In some situations, the Pap test may be used to obtain a sample from the vagina, since the vaginal walls are lined by the same type of cells as the vaginal potions of the uterine cervix. The same pre-cancerous conditions can be detected in the vagina.
*These recommendations are based on Ontario Cervical Screening Guidelines. Other provinces may have slightly different guidelines.
In Canada and the United States, the results of a Pap test are divided into three categories:
If your pap smear is normal, your result will say negative for intraepithelial lesion or malignancy. Normal cells need to be seen in order to make this diagnosis. Your doctor will schedule the next routine Pap test according to the local guidelines.
There are three possible types of abnormal results depending on what the pathologist sees when they examine your Pap test under the microscope.
The three types of abnormal are divided into the following groups:
Each type of abnormal result is explained in more detail in the sections below.
This group includes both cervical cancer and endometrial cancer. Rarely another type of cancer is seen in a Pap smear.
The following results are types of cancer:
A cancer result requires immediate treatment. Contact your doctor if you are given a cancer result and do not receive information regarding the next steps in a timely manner.
A pre-cancerous disease is a condition that, without treatment, can turn into a cancer over time. The Pap test is designed to find two pre-cancerous disease of the cervix. Both of these diseases are caused by human papillomavirus (HPV).
The risk of cancer is higher for patients with HSIL. If you receive a result of HSIL, your doctor will discuss possible treatment options with you. The risk of cancer is lower for patients with LSIL although your doctor will talk with you about performing a second Pap test.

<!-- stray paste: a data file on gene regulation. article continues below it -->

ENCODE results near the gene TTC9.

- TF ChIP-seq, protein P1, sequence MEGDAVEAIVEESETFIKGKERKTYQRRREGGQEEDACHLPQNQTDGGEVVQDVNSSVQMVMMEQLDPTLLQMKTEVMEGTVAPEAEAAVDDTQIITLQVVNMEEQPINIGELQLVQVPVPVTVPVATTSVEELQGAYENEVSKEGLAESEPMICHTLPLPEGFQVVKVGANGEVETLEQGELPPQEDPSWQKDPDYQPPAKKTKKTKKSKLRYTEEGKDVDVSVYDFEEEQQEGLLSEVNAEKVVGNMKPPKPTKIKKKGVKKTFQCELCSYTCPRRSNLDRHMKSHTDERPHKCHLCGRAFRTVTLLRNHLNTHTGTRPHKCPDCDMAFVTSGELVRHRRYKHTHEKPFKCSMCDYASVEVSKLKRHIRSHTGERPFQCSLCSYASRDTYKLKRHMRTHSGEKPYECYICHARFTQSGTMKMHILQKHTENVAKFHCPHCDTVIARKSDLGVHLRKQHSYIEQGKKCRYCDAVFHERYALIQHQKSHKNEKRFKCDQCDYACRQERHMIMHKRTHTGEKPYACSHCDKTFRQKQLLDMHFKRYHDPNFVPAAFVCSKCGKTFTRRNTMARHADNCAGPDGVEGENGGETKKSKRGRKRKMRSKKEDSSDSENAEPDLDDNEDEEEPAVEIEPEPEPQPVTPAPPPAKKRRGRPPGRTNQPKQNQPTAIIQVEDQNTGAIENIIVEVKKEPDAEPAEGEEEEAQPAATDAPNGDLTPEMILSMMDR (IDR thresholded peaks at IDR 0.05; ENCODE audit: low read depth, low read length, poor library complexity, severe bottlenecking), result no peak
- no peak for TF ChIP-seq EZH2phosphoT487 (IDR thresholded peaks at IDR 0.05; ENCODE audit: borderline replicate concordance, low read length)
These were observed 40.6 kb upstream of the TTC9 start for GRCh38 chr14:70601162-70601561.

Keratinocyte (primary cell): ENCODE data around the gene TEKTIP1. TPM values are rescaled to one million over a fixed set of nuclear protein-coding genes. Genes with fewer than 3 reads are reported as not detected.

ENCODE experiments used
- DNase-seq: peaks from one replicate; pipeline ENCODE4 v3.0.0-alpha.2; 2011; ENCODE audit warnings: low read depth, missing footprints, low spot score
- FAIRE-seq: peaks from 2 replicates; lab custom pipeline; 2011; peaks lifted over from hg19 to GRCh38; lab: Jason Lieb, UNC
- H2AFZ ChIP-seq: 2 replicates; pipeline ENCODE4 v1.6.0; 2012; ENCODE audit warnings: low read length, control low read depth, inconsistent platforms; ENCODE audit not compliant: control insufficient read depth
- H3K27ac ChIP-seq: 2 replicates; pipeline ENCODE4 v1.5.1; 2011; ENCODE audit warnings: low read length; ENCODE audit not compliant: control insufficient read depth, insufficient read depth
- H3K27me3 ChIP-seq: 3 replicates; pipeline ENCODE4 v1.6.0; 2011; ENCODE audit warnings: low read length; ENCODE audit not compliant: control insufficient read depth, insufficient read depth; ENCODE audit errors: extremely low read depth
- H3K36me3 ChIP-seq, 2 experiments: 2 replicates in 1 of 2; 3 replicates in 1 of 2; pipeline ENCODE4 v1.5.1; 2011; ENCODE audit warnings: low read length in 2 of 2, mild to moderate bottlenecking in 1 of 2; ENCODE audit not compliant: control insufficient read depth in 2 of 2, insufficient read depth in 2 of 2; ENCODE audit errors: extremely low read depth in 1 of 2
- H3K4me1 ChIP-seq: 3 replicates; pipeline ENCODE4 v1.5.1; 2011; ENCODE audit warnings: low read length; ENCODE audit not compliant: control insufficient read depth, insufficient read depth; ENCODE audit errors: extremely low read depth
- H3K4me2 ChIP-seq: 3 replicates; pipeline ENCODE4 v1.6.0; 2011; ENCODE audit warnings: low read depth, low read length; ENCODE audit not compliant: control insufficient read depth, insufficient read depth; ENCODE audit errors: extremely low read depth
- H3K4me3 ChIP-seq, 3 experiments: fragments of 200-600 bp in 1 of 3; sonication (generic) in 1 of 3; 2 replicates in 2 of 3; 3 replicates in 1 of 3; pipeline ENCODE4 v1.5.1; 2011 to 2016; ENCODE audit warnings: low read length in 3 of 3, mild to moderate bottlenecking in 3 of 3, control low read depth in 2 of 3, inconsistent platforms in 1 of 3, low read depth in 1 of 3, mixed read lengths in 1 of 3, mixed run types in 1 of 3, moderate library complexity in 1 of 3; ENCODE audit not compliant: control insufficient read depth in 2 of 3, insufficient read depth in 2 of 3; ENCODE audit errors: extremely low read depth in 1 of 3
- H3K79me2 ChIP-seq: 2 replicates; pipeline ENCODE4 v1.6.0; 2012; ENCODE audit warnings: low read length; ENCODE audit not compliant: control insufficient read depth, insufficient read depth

A preliminary result means that abnormal cells were seen in your Pap test but that the changes were not sufficient to make a final diagnosis. A preliminary result does not mean cancer but some preliminary results raise the possibility that a pre-cancerous disease or a cancer may be present in your cervix.
You should talk with you doctor about any of the above preliminary abnormal results. In most situations, additional tests such as a colposcopy or a repeat Pap test will be recommended.
In rare situations, the results of a Pap test might be described as inadequate. This means that your pathologist could not reach a diagnosis based on the tissue received for examination. Common reasons for this include small number of cells, poor preservation of cells, obstructing elements such as blood, and tissue processing errors.
A repeat Pap test is usually performed when the result is inadequate.
Cells from inside the endometrial cavity (the endometrium) may be seen in your tissue sample. This result is considered normal in women under the age of 45. However, for women over the age of 45 years, these cells are potentially abnormal.
If you are over 45 years of age and endometrial cells are seen on your Pap smear, your doctor may recommend additional tests. The tests may include taking a small sample of tissue from the inside of your uterus in a procedure called an endometrial biopsy.